If anyone doubts the physical impact of emotionally based issues, think about how exhausting a stressful day at work can be, or when traveling, ever been puzzled by how tired you feel when you've been sitting down for a couple hours? It's stress and stress is physically draining. Stress is caused by any change, we need stress in our lives otherwise we would all be dead - imagine not ducking if a ball gets thrown our way (or, being Canadian, a puck)? If our reptilian brains didn't prompt us to move we wouldn't last long. Or a car goes through a red light, we (hopefully) stomp on our brakes. The speed at which our brain transmits and receives such warning signals is quite striking (heehee), if it wasn't fast, well we wouldn't be having this (one-sided) conversation. These messages are our stress responses. These are good things to have. It is good that when we are cut that our brains tell our blood to slow down and clot a little, otherwise we would all bleed to death. It is good that our brain feeds our blood oxygen and dumps more energy into our muscles so we can slam on those brakes (or run away from the mean bear), it's good that we get extra adrenalin and cortisol dumped into our systems too, we get stronger and faster. It is good that our pupils dilate when there's trouble so they let in more light, so we can see what the problem is. These are all good things. The problem is that when the trouble (the loss, the scare) is really big our most fundamental brain functions just take over (you girls stay here) and keep control. Instead of responding to the trouble then as the trouble decreases we relax (you know- the crash after the high) we stay in response mode, it's as if the trouble never goes away so we have to keep in response mode. It's like our brains freeze in place, we stay on alert: always wary of, always expecting, always feeling a threat. Always in trouble, always in danger, always afraid. That's me.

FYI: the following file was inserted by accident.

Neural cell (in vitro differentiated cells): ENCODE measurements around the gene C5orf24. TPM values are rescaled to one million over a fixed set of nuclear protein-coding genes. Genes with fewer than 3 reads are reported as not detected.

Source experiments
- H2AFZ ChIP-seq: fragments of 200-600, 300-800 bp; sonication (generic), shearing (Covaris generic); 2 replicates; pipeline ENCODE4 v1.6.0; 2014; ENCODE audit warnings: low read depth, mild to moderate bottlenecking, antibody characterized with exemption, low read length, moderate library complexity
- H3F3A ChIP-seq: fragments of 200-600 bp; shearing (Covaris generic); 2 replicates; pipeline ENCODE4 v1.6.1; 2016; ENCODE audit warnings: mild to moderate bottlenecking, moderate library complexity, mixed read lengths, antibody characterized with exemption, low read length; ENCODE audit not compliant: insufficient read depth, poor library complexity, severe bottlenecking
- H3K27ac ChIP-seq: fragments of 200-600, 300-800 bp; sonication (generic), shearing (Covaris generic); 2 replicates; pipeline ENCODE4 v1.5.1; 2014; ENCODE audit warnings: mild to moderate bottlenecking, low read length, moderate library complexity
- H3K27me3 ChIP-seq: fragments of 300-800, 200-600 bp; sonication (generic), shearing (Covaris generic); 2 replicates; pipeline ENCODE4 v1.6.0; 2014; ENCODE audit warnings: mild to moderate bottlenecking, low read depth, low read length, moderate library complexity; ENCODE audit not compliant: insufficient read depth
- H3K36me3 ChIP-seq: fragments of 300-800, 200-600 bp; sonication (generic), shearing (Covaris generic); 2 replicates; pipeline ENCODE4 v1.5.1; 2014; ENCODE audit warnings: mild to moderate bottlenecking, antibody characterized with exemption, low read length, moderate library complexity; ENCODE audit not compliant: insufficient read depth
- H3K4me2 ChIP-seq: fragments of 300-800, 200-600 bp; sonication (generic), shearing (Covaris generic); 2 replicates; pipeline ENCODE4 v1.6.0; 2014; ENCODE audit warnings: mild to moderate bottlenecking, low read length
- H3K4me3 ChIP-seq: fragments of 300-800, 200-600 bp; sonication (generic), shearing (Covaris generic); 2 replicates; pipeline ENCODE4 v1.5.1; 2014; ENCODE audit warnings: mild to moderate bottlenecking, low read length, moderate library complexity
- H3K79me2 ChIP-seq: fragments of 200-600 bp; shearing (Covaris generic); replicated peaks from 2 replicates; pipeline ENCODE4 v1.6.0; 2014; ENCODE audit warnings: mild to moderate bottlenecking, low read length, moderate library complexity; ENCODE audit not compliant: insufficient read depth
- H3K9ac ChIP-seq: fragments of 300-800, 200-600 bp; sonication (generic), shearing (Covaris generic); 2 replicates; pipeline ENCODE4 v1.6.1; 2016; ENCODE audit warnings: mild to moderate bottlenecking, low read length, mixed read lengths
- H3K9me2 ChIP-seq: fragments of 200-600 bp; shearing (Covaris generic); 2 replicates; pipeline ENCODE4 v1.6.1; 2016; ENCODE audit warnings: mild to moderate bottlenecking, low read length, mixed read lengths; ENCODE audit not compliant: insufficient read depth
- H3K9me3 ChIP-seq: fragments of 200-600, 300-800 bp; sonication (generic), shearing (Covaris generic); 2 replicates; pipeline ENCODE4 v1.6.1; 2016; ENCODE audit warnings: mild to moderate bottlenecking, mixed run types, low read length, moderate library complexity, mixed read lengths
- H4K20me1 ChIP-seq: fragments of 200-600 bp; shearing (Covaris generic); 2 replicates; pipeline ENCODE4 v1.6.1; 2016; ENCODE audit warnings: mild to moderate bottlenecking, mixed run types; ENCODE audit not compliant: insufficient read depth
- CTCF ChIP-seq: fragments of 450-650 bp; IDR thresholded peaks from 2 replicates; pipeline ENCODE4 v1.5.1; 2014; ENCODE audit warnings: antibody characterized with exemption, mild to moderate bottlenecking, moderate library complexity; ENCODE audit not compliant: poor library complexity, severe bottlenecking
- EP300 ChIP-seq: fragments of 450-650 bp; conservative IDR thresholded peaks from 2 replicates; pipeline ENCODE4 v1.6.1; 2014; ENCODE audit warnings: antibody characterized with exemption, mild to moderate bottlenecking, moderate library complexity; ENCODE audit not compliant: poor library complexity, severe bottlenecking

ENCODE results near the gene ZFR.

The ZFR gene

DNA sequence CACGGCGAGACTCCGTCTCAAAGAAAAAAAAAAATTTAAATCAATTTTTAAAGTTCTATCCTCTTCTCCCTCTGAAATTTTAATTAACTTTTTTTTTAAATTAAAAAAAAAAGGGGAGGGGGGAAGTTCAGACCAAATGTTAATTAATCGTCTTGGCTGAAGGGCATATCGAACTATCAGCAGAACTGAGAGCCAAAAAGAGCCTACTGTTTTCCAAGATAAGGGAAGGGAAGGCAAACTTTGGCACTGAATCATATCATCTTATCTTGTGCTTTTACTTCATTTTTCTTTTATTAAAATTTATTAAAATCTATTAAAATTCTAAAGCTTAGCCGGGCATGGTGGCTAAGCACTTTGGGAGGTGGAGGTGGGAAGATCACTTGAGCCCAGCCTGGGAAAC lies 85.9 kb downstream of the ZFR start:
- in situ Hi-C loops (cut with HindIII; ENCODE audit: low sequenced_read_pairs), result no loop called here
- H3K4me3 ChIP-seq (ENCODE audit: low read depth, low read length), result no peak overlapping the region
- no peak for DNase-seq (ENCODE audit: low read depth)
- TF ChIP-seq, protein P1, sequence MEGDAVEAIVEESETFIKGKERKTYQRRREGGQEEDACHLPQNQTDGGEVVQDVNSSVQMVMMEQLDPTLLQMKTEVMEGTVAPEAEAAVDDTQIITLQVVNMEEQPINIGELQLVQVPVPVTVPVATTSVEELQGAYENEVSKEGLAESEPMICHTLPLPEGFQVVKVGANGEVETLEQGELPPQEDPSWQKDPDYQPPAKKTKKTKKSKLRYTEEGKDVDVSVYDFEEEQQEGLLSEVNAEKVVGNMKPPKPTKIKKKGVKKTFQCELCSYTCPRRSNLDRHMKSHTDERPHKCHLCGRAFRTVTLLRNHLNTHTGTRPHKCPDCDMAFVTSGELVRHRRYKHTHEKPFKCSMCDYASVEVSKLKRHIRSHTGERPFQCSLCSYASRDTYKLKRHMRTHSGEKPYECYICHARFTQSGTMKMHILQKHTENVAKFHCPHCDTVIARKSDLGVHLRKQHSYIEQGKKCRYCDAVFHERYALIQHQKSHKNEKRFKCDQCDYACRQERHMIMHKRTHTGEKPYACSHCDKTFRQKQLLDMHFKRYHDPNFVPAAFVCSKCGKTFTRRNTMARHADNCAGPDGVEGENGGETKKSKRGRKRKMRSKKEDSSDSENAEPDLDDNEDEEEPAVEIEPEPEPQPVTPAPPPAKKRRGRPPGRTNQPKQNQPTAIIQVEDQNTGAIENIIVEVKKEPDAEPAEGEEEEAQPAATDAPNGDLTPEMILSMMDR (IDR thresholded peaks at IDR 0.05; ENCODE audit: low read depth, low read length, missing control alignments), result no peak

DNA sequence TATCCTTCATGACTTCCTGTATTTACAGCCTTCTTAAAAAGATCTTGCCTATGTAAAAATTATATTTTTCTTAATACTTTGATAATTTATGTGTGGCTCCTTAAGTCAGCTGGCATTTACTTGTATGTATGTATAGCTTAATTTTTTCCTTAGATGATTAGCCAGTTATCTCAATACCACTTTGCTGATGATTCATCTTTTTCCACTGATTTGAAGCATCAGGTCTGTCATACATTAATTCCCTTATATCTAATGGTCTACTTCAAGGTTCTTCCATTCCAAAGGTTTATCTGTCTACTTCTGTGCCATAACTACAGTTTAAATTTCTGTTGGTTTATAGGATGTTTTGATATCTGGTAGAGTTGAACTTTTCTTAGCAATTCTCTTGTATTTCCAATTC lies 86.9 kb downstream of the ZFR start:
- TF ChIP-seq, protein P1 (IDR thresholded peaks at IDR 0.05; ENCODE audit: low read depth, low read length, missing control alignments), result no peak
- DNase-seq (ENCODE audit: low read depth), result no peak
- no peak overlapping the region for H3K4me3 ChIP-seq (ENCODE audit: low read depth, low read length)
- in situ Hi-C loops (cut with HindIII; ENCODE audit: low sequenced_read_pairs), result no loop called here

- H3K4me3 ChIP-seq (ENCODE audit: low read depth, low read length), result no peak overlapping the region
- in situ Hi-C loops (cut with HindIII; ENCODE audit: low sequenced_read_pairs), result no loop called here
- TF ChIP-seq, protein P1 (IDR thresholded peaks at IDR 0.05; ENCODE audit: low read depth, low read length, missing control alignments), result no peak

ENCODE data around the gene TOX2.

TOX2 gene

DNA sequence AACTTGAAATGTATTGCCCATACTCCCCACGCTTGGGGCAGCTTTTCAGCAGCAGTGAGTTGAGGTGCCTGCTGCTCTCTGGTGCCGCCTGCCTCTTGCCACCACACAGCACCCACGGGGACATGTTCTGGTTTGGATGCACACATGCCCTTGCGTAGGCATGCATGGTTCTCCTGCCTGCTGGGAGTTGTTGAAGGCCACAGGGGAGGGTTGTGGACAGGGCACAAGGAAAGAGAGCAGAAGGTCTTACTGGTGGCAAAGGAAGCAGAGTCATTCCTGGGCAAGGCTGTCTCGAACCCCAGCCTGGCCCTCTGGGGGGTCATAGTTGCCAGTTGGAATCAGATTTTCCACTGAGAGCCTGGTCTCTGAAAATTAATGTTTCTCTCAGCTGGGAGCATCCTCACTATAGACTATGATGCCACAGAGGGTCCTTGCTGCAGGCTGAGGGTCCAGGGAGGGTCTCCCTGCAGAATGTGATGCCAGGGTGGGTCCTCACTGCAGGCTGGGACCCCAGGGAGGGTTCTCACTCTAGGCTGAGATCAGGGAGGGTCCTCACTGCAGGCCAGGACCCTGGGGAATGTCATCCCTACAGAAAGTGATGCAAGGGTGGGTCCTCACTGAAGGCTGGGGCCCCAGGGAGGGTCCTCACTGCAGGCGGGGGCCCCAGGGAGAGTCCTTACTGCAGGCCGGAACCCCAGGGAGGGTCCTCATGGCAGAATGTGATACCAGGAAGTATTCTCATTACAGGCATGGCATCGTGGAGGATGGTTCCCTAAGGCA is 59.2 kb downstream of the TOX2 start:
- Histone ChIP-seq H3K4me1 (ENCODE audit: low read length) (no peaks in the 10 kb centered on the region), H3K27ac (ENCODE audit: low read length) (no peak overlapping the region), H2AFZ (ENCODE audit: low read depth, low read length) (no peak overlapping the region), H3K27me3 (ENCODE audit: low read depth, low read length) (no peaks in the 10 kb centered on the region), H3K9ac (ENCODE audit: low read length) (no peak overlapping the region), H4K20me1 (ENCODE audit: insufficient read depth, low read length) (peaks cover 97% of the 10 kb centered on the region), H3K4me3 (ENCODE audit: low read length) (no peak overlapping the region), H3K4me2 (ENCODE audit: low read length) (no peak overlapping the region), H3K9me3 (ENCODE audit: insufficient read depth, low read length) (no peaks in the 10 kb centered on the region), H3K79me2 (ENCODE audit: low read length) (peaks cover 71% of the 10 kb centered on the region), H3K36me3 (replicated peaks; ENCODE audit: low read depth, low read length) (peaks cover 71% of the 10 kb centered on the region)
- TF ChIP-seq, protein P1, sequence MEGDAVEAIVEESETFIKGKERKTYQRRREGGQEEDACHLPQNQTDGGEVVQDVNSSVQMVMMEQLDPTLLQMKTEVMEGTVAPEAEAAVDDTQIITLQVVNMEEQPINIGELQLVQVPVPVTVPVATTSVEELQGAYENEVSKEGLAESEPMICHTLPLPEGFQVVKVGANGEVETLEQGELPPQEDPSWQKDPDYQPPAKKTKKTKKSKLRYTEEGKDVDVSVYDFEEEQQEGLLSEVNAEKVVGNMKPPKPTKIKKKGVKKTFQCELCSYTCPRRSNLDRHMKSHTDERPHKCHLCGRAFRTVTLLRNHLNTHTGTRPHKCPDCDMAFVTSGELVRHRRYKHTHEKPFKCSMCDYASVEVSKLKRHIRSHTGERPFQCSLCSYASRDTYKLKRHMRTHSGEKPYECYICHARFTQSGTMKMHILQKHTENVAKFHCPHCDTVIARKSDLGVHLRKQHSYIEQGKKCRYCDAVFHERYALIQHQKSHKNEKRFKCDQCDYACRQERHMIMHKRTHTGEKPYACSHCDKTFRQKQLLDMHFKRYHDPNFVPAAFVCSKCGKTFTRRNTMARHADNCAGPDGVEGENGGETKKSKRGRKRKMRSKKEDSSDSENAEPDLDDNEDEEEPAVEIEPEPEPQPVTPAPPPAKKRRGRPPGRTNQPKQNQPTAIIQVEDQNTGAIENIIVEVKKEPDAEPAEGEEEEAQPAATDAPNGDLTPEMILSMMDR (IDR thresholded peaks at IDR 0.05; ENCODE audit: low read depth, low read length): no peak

Small wonder that when the big hurts happen, we can feel even more wasted. Imagine then if the hurts don't stop, ever, the brain stays on alert. Pretty exhausting and that is how I feel right now. I saw the psychiatrist again yesterday and I am still reacting to the stress of it. It's not like I was ever in any true danger, but my brain is now hardwired to feel like I am. perpetually. in danger. I get depleted very easily, I don't have any reserves, no back up generator. This is PTSD. And the brain Dr. said yesterday I have it and that I represent a classic case. I was shocked actually, that he stated this with such certainty. such casual conviction. sadness and validation. Sorrow and regret (from the muppet frog prince).
He wants me to find and include more restorative things/actions in to daily life. He thought me watching Family Guy again was a good idea (I laugh very hard). Wants me to cut out the naps since while naps help me rest (mystery that), they don't really replenish. I need replenishment. Wants me to include more people in my life. wants me to - gasp - socialize. Suggests that I volunteer in some sort of artful fashion. Work with kids. I love kids and I love doing art and encouraging imaginative play with children, I just don't trust myself to make (and keep) the commitment. I doubt my ability to be reliable. I guess I can just try, and keep an eye (just the one) on myself so I can tell when I have had enough. You know, listen to my mind and body, recognize the warning signs, respect my boundaries. Tricky stuff this, makes me even more self-centered. Actually, I've always been "other" centered.
It feels good to write, it was the only thing that felt right to do right now, the only thing I felt I could do. So hurray for everything.
Post from 2011 - Who am I if I'm not suicidal? What is life like? Where am I uncomfortable because I'm not suicidal? It feels anxiously flat, a nervous nothingness So I feel ...
1 year ago